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Choosing the Right Attorney
Let's face it. Nobody really wants to have "a case." Nobody really wants to see a lawyer. It usually means that you have an issue, a problem that needs addressing, or that you have suffered injuries, losses or damages.
When it comes time to choose a lawyer, you should focus on a few different important factors:
The Attorney Should Handle the Case From the Beginning
Some lawyers will have their support staff work up your case, while the lawyer will never actually see the case or be involved in the day-to-day case management and strategy necessary for a successful outcome.
In fact, you may be advised to resolve or settle your case without ever having an attorney thoroughly analyze your matter.
In fact, some lawyers actually have it built into their contract with the client that the client may never see the lawyer.
Your case needs to be thoroughly prepared from the beginning by an expert lawyer. Not only is this what you should expect, but it is absolutely necessary in order for your case to succeed, especially when you are pitted against a major insurance company, corporation or the government.
It can be an advantage to have local counsel with you when you go to the courthouse as a litigant. Your lawyer knows the judges, knows the clerks, and knows the other lawyers.
Sometimes law firms advertise as "Central Coast Legal Counsel" complete with pictures of local landmarks, etc. Upon further review, some of these lawyers are internet satellite lawyers with one office in a major city such as San Diego and sparsely populated or non-existent satellite offices.
While there is nothing wrong with advertising in such a fashion, it does not mean that your attorney knows the lay of the land locally. In fact, a lawyer may have no track record locally at all. Remember, every legal venue is unique and home field advantage is real.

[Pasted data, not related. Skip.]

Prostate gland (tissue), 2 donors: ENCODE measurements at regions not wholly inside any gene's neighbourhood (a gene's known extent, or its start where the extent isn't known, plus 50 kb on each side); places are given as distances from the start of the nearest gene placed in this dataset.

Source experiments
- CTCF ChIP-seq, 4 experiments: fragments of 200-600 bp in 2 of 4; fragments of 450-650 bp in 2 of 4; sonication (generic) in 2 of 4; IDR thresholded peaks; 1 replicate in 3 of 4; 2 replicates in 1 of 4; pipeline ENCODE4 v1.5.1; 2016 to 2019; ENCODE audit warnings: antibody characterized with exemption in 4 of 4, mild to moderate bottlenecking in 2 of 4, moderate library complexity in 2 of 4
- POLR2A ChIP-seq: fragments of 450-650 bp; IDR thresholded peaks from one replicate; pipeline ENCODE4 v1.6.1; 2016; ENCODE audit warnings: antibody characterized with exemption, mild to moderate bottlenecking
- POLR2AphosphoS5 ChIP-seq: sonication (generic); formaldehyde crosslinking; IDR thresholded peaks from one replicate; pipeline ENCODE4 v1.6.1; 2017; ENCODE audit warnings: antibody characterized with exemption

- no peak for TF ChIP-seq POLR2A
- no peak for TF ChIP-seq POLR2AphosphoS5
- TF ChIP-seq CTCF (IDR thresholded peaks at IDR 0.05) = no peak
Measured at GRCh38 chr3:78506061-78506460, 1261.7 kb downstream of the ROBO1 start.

There was a day not too long ago when lawyers could not advertise. Lawyers got their clients and cases through word of mouth. In other words a lawyer's reputation for excellence naturally led to success. Clients could be confident that they selected an excellent lawyer because their lawyer had a real track record for success.
In today's world, any lawyer can advertise and most do.
For example, some lawyers advertise that they resolve "more than 90%" of their cases "favorably" or that they have a "95% success rate."
While a high success rate is good, your attorney should also be ready and qualified to take your case all the way to trial.
Your case may not settle or resolve prior to trial. Therefore, your lawyer should have a proven track record of success - at trial. The government and large corporations and businesses such as insurance companies typically send their most experienced and best lawyers to trial.
No one really wants to go to trial, but sometimes it is necessary in order to achieve justice.
Jury Trials are the ultimate vehicle to achieve justice and your lawyer should have a trial record success rate. Your lawyer's winning trial record will give you confidence to know you can win and will add value to your case in any pretrial negotiations.
What is a Trial Lawyer?
There are lots of attorneys in the area. Some would quickly point out there are too many attorneys.
Perhaps this is a topic worthy of discussion, however lawyers, especially trial lawyers, serve an important function in a democracy.
For example, in our civil justice system lawyers are the vehicles in which a citizen may seek redress for a variety of civil claims including civil claims for damages and to combat corporate and government abuse of power.
Sometimes lawyers are the only thing protecting citizens from the force of the government or major corporations such as insurance companies.
Trial lawyers, especially those who work on a contingency fee, allow an average citizen to do battle against the forces of government and large corporations.
Some of the most famous Americans were trial lawyers including John Adams and Abraham Lincoln.